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SFJCody
post Apr 6 2011, 01:08 PM
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I wonder what could be done with a little New Horizons size spacecraft + kick stage on a monster launch vehicle like that. Flybys of Eris or Sedna? laugh.gif
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AndyG
post Apr 6 2011, 01:44 PM
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~12 tonnes in low Mars orbit would be rather entertaining, too! rolleyes.gif
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ugordan
post Apr 6 2011, 04:33 PM
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QUOTE (Greg Hullender @ Apr 6 2011, 06:43 AM) *
Anyone have any idea why the maiden launch for FH would be from Vandenberg? Ideal for a polar launch, of course, but why do that?

Because the pad at the Cape doesn't support the Heavy and would need a new integration hangar, new ground support equipment, additional propellant tanks, etc. All that would interfere with the planned COTS/CRS launches and I think neither SpaceX nor NASA want that. They plan on adding support for the Heavy there in late 2013/early 2014.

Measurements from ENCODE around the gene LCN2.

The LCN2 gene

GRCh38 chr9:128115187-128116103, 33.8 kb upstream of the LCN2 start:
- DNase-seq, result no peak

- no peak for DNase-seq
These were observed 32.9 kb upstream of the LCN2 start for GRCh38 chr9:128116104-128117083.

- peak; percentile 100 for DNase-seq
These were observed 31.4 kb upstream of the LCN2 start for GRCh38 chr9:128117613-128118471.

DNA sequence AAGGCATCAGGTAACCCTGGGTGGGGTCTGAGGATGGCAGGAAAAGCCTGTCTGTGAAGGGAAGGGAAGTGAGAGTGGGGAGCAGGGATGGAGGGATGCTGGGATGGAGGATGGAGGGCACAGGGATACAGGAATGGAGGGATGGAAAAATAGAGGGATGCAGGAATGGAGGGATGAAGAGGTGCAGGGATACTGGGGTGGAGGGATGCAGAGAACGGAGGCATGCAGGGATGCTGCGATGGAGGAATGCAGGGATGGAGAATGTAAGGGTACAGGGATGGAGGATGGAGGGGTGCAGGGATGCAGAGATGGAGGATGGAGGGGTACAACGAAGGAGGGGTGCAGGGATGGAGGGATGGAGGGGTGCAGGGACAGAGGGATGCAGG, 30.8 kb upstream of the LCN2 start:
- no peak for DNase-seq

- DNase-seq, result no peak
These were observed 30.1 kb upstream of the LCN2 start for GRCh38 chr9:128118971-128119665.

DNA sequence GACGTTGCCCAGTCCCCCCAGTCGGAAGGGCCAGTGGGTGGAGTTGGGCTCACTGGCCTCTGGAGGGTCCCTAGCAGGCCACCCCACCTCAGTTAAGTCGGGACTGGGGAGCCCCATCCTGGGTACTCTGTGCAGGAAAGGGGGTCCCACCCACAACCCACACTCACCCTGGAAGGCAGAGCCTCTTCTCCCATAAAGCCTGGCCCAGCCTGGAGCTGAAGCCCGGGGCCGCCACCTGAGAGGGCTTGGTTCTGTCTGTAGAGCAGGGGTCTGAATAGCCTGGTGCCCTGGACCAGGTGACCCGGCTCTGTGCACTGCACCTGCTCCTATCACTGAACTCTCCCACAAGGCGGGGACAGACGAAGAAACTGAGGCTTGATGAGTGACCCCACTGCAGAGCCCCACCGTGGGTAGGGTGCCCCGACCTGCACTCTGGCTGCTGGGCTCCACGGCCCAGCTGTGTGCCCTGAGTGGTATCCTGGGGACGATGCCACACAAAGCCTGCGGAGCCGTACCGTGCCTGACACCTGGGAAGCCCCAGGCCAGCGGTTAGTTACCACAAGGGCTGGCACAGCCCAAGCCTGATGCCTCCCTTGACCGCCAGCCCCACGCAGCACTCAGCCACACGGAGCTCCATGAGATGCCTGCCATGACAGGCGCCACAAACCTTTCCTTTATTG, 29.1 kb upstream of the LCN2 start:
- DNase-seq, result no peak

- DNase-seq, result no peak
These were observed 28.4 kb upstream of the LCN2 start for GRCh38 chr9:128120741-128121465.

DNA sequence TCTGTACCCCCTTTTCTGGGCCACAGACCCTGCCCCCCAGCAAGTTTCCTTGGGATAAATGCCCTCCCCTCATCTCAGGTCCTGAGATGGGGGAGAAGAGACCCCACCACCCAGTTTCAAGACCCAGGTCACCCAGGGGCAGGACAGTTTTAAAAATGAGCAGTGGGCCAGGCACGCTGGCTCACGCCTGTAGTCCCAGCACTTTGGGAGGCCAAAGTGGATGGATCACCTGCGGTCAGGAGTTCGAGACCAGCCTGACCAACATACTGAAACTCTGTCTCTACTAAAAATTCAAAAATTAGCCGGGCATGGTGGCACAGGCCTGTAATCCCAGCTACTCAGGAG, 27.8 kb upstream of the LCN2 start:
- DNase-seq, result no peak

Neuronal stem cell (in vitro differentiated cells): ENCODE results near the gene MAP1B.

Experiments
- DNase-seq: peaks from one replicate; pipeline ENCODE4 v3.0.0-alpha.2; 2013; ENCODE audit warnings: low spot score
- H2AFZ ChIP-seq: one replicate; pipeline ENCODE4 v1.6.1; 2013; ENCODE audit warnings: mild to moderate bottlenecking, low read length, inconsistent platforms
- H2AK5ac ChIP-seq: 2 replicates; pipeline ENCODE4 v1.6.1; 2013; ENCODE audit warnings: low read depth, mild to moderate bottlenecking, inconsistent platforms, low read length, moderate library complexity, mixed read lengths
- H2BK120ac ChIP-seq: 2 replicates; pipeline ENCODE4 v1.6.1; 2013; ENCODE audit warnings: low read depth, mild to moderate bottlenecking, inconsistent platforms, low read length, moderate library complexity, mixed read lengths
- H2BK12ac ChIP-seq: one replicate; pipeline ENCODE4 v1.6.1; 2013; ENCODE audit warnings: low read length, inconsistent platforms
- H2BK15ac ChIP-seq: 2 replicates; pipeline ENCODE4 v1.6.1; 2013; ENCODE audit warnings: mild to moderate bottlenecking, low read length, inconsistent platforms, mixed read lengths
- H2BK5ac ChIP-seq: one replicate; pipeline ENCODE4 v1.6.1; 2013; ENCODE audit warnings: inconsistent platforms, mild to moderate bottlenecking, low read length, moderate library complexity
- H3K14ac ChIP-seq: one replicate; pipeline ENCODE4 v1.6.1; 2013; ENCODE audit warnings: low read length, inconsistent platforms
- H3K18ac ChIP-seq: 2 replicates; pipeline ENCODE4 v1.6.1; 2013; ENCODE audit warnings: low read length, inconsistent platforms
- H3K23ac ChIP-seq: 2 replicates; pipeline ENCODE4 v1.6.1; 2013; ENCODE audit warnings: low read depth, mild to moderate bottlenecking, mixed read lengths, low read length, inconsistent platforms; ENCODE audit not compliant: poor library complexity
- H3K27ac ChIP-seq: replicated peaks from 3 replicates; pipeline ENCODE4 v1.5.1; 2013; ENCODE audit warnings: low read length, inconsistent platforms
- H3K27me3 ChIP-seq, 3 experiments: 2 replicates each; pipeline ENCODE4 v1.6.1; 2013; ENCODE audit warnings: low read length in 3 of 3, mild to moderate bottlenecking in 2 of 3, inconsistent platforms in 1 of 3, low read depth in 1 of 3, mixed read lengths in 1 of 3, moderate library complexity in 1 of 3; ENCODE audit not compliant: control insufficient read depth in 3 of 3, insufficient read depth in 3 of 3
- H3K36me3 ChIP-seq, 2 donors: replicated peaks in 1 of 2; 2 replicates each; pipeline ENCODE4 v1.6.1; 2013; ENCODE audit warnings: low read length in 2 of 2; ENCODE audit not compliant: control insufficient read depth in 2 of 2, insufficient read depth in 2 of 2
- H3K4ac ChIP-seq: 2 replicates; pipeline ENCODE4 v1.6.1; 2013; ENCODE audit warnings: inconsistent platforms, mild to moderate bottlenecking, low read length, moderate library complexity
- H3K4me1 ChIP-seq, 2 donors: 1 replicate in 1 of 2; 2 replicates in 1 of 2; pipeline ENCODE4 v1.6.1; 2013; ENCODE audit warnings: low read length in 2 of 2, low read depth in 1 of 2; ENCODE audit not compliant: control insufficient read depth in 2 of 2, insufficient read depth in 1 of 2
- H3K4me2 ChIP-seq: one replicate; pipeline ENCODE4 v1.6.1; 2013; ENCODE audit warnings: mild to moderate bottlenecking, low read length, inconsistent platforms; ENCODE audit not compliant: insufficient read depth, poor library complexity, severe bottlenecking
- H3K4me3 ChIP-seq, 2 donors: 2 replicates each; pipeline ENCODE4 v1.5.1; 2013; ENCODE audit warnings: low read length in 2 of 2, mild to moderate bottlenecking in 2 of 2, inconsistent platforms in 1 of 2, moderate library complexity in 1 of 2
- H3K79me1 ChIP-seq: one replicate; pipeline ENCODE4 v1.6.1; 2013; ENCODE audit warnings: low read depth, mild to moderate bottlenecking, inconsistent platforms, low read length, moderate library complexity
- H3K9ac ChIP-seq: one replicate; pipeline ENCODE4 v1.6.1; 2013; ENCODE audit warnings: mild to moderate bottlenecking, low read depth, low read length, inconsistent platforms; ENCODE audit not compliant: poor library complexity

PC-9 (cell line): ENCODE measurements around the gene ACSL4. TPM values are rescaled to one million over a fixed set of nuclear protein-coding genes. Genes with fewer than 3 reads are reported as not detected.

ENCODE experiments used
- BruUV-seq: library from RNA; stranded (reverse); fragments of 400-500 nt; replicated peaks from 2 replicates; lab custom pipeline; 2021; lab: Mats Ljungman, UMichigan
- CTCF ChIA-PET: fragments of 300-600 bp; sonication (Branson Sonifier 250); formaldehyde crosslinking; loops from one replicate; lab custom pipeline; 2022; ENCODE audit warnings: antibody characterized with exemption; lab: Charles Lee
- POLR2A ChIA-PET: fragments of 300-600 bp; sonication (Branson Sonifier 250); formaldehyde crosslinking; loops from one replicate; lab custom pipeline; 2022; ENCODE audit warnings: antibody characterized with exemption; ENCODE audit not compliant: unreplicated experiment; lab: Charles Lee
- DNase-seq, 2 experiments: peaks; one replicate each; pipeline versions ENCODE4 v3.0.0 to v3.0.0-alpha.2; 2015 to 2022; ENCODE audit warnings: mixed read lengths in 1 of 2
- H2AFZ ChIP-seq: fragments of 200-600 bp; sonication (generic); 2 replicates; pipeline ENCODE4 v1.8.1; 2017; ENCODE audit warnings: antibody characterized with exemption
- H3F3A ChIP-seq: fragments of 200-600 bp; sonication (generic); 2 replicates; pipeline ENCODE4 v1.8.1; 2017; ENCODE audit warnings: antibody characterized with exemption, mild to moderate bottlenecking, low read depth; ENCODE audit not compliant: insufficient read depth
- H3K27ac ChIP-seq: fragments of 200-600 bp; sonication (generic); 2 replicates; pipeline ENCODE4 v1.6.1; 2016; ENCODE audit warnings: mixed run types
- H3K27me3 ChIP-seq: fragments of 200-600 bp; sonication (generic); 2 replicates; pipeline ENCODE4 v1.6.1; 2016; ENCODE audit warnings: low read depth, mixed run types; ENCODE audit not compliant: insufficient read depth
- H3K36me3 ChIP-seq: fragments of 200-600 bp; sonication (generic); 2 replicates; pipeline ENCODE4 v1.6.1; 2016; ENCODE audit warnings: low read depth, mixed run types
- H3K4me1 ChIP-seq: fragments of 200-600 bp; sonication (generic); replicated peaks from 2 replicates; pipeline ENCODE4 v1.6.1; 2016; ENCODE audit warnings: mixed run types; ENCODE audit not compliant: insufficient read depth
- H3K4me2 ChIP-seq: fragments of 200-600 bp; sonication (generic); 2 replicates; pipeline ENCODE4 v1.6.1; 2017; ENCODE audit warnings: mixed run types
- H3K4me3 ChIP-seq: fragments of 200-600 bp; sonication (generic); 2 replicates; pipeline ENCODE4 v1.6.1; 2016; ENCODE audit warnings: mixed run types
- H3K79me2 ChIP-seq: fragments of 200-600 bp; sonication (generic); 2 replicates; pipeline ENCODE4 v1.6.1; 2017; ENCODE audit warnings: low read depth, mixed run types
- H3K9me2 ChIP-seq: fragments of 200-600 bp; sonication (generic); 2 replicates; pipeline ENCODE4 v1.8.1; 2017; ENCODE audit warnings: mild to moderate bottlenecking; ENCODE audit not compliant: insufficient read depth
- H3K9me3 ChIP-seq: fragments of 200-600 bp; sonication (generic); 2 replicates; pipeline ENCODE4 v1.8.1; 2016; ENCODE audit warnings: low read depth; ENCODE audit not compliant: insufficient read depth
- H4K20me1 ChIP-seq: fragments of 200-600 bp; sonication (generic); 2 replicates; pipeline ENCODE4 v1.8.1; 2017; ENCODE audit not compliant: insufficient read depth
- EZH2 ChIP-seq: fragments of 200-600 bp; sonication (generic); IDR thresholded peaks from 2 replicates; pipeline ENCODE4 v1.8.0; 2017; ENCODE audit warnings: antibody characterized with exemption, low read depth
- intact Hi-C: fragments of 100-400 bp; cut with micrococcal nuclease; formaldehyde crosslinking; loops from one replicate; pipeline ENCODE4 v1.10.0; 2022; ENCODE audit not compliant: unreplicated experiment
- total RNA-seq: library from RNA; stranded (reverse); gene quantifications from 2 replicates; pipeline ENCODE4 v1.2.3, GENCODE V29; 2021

Also, the Air Force kind of gave them a requirement that to be eligible for EELV program contracts, they would need a west coast pad for polar launches and a vehicle more capable than the standard Falcon 9. So they're attempting to kill two birds with one stone.


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ugordan
post Apr 6 2011, 04:34 PM
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QUOTE (AndyG @ Apr 6 2011, 03:44 PM) *
~12 tonnes in low Mars orbit would be rather entertaining, too! rolleyes.gif

12 tons to TMI and 12 tons in Mars orbit are two different things.


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AndyG
post Apr 6 2011, 06:46 PM